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Bayesian Econometrics

Lecturer: Professor Joshua Chan (Purdue University)
Date: April 12-16, 2021
Venue: IWH, online
Registration: via email annett.hartung@iwh-halle.de until March 31, 2021.

The lecture format will be online.
The course is designed for at most 25 participants. Places will be allocated on a first come, first served basis.

Announcement: pdf

Course Description
Bayesian econometric methods are increasingly popular in empirical macroeconomics. In particular, nonlinear, time-varying models, such as time-varying parameter models and stochastic volatility models, are now routinely used by macro-economists. The over­arching purpose of this short course is to quickly bring the participants to the research frontier so that they are prepared to do re­search in Bayesian macroeconometrics and empirical macroeconomics.

This course will cover both Bayesian theory and computations. We will also discuss various empirical applications to illustrate the models and estimation techniques. Since high-dimensional models – which are inherently computationally intensive – are increa­s­ingly used in applied work, we will investigate a range of strategies and algorithms to speed up computations.

We will start with an overview of Bayesian theory and computations. We will then give a brief review of the linear regression and the Gibbs sampler. Some flexible variants of the linear regression will then be introduced, along with various more sophisticated Markov chain Monte Carlo algorithms to estimate them. We will also take a look at Bayesian methods to compare nested and non-nested models, as well as some modern hierarchical shrinkage priors designed for data-rich environments.

We will then dive into a few state-of-the-art macroeconometric models, including unobserved components models, factor models and stochastic volatility models. Lastly, we will cover a range of vector autoregressions, including time-varying parameter VARs and large VARs with stochastic volatility and non-Gaussian errors.

Throughout the course we will demonstrate the estimation methods using the programming environment MATLAB. Some working knowledge of programming in MATLAB, R or Python would be advantageous.

Course notes
This course is based on the set of notes titled Bayesian Macroeconometrics: Methods and Applications, which will be available to the participants (as well as the data and code). I also recommend the textbook Bayesian Econometric Methods (Second Edition), by Chan, Koop, Poirier and Tobias, 2019.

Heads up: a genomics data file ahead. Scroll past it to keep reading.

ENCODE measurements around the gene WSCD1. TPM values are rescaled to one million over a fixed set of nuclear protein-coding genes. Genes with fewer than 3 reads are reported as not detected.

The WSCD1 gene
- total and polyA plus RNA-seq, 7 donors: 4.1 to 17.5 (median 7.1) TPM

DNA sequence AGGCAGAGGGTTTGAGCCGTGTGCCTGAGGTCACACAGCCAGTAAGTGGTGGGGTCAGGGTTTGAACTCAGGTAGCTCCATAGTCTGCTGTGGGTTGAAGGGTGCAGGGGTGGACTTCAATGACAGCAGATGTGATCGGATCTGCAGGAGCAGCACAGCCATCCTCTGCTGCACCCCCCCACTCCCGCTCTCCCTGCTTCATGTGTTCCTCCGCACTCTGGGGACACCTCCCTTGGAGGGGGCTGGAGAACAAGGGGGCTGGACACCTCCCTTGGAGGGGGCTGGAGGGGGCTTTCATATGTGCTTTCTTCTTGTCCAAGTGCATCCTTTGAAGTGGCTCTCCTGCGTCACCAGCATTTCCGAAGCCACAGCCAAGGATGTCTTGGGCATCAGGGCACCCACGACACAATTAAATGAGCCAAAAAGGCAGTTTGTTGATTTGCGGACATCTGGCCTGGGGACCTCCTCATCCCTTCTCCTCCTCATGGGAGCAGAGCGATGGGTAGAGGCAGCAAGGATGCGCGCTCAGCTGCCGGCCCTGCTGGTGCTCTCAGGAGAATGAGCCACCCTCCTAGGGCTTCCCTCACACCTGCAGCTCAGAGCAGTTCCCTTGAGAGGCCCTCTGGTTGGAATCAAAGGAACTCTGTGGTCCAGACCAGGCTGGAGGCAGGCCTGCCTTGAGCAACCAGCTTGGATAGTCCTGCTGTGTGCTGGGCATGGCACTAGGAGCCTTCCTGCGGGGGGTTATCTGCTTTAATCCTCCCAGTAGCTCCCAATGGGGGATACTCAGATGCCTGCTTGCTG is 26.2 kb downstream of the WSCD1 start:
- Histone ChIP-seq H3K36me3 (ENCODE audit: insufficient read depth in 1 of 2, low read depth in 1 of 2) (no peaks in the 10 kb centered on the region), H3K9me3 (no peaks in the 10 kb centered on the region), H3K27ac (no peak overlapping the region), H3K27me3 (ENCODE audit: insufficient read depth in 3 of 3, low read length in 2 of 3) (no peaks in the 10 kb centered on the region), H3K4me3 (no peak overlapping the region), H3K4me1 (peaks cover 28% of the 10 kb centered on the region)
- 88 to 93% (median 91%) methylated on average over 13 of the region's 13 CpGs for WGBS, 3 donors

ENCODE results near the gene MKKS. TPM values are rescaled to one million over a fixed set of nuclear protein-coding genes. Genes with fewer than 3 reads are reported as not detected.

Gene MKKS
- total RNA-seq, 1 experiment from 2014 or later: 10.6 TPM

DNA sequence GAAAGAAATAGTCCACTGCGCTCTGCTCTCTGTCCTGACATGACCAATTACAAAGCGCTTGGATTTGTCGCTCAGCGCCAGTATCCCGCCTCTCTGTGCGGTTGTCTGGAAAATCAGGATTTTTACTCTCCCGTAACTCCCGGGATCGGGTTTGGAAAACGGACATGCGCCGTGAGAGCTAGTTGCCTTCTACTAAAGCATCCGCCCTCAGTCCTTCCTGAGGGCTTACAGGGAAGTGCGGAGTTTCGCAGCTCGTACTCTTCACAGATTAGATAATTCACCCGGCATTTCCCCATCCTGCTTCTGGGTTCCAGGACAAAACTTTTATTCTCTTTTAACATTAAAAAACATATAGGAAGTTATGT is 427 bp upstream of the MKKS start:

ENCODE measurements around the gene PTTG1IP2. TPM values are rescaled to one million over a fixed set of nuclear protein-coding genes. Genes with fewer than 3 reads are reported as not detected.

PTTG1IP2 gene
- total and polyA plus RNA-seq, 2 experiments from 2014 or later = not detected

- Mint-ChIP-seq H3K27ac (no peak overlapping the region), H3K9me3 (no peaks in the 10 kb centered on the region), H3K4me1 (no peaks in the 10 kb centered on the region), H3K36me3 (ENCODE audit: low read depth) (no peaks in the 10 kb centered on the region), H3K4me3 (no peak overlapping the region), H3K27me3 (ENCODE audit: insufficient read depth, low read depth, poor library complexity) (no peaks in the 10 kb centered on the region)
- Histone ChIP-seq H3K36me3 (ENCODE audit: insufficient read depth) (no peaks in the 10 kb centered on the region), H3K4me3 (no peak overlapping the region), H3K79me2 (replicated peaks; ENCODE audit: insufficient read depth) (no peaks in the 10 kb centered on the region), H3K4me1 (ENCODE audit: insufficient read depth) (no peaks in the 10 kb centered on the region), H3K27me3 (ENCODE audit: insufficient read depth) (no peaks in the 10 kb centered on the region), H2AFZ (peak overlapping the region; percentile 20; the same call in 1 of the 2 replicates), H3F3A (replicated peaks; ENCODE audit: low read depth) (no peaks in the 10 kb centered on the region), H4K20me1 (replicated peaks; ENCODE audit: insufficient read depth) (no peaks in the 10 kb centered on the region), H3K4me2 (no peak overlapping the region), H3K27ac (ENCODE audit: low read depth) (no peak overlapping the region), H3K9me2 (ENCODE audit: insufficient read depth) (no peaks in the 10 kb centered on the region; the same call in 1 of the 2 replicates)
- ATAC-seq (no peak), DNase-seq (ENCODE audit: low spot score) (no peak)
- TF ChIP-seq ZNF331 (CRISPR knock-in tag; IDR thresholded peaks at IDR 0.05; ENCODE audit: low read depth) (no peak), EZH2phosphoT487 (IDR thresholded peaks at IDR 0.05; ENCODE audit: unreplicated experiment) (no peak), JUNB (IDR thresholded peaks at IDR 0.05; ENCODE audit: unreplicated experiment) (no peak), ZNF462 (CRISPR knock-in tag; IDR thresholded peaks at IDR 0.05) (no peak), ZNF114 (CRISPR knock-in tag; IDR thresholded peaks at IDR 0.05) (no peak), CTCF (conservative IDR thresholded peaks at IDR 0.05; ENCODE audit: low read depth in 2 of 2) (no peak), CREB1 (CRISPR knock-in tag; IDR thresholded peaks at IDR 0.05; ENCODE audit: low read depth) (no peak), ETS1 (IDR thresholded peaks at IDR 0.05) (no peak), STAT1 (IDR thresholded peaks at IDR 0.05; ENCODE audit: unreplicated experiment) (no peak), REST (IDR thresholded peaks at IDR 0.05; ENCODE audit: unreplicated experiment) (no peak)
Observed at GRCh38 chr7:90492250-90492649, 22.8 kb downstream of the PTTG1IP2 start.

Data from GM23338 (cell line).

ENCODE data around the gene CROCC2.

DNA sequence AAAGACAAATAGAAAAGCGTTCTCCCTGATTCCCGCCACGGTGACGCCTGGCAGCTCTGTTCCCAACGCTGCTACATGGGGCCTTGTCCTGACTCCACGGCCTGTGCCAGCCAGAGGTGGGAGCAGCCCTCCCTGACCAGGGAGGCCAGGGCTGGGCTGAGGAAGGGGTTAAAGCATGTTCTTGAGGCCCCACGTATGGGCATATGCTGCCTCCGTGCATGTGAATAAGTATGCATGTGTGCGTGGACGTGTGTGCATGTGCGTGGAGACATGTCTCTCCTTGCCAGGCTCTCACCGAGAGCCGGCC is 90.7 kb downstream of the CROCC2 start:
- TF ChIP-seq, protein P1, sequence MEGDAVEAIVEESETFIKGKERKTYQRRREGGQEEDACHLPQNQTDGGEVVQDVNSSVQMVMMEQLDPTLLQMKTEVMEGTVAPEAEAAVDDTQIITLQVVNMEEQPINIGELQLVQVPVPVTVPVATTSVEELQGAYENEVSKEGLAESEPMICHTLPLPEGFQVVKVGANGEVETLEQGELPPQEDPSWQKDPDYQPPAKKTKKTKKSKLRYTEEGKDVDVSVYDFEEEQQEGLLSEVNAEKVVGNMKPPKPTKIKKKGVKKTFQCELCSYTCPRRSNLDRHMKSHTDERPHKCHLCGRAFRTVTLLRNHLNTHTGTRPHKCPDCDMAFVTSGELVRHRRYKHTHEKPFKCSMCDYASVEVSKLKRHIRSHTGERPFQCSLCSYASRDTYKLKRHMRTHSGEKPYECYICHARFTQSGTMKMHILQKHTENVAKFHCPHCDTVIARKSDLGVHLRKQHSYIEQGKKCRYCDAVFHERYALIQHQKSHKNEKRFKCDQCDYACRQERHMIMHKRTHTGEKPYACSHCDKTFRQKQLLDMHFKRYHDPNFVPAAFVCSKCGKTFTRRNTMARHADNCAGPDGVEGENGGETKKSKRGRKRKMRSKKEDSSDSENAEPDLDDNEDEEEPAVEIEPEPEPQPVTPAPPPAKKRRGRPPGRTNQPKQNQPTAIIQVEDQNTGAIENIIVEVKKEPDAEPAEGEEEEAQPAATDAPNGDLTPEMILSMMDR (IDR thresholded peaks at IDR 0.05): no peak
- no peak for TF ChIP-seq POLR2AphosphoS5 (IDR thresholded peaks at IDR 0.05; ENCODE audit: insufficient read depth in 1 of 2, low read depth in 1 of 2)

The course will consist of a mixture of pre-recorded lectures and synchronous lectures in the afternoon. Participants are expected to go through the pre-recorded lectures for the day before the afternoon synchronous meetings.

Participants will be asked to submit one assignment and replicate a paper from a list. The assignment is due 2 weeks after the course and accounts for 50% of the grade; the replication paper is due 4 weeks after the course and accounts for the remaining 50%.

Course outline
The course is divided into five modules. The outline of each module is given below.

Module 1: Overview of Bayesian econometrics
– Bayesian theory and computations
– standard linear regressions; Gibbs sampler
– more flexible regressions: t errors, moving average errors; independence-chain
– Metropolis-Hastings, Griddy-Gibbs

Module 2: Bayesian model comparison and hierarchical shrinkage priors
– posterior odds and marginal likelihood
– marginal likelihood estimators: Savage-Dicky density ratio, modified harmonic mean, Chib’s
– method
– stochastic search variable selection and Bayesian Lasso

Module 3: Linear state space models and factor models
– unobserved components models, static and dynamic factor models; precision-based samplers
– application: a model for trend inflation and output gap

Module 4: Nonlinear state space models
– stochastic volatility model, stochastic volatility in mean; auxiliary mixture sampler
– application: modeling inflation using the UC-SV model

Module 5: Vector autoregressions
– standard VARs, time-varying parameter VARs, VARs with stochastic volatility
– large Bayesian VARs, shrinkage priors for VARs, common stochastic volatility
– recent research on large Bayesian VARs with time variation